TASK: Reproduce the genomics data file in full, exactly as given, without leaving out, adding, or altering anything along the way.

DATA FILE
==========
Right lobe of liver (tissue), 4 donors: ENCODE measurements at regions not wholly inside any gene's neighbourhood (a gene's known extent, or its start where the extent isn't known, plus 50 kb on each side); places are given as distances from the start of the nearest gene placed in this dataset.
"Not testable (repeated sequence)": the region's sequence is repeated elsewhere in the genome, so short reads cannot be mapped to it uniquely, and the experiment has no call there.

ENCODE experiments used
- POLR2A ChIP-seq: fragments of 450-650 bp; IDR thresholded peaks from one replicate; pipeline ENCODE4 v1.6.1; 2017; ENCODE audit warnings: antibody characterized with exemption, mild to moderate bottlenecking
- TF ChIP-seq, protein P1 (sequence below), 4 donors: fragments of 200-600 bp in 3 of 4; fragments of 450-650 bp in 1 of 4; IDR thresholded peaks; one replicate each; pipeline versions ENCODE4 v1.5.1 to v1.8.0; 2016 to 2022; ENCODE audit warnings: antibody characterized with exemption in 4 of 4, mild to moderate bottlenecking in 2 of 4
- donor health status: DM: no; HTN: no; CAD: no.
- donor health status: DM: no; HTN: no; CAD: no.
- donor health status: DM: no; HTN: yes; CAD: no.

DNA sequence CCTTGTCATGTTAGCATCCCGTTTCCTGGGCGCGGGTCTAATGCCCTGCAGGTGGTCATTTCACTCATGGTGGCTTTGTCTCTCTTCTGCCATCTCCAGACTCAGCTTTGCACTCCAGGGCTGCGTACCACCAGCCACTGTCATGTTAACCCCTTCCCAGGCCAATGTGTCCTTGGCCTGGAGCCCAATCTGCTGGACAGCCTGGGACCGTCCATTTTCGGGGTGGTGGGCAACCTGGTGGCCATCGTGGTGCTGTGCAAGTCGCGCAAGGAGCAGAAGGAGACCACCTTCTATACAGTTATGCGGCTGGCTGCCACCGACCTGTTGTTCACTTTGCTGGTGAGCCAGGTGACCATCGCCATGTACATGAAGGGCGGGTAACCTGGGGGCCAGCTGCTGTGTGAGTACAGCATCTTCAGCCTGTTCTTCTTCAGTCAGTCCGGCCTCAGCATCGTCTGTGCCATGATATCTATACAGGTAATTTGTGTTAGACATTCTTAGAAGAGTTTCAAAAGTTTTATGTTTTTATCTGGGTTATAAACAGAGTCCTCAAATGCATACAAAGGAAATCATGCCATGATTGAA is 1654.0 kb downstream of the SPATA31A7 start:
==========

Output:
Right lobe of liver (tissue), 4 donors: ENCODE measurements at regions not wholly inside any gene's neighbourhood (a gene's known extent, or its start where the extent isn't known, plus 50 kb on each side); places are given as distances from the start of the nearest gene placed in this dataset.
"Not testable (repeated sequence)": the region's sequence is repeated elsewhere in the genome, so short reads cannot be mapped to it uniquely, and the experiment has no call there.

ENCODE experiments used
- POLR2A ChIP-seq: fragments of 450-650 bp; IDR thresholded peaks from one replicate; pipeline ENCODE4 v1.6.1; 2017; ENCODE audit warnings: antibody characterized with exemption, mild to moderate bottlenecking
- TF ChIP-seq, protein P1 (sequence below), 4 donors: fragments of 200-600 bp in 3 of 4; fragments of 450-650 bp in 1 of 4; IDR thresholded peaks; one replicate each; pipeline versions ENCODE4 v1.5.1 to v1.8.0; 2016 to 2022; ENCODE audit warnings: antibody characterized with exemption in 4 of 4, mild to moderate bottlenecking in 2 of 4
- donor health status: DM: no; HTN: no; CAD: no.
- donor health status: DM: no; HTN: no; CAD: no.
- donor health status: DM: no; HTN: yes; CAD: no.

DNA sequence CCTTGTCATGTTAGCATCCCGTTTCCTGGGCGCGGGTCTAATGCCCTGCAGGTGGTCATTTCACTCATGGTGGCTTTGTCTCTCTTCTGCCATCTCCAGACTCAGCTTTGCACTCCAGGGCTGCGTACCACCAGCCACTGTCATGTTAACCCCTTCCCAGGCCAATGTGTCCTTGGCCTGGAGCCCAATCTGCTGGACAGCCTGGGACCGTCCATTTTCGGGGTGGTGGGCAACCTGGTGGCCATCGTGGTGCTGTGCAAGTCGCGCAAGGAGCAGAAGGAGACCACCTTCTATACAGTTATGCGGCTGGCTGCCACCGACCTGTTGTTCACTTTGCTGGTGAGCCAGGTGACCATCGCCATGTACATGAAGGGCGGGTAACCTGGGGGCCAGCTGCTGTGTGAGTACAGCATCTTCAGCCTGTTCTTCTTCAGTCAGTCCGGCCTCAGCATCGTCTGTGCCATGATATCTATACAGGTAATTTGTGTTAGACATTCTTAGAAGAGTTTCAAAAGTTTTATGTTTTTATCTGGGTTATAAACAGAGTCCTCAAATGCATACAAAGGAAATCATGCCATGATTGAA is 1654.0 kb downstream of the SPATA31A7 start: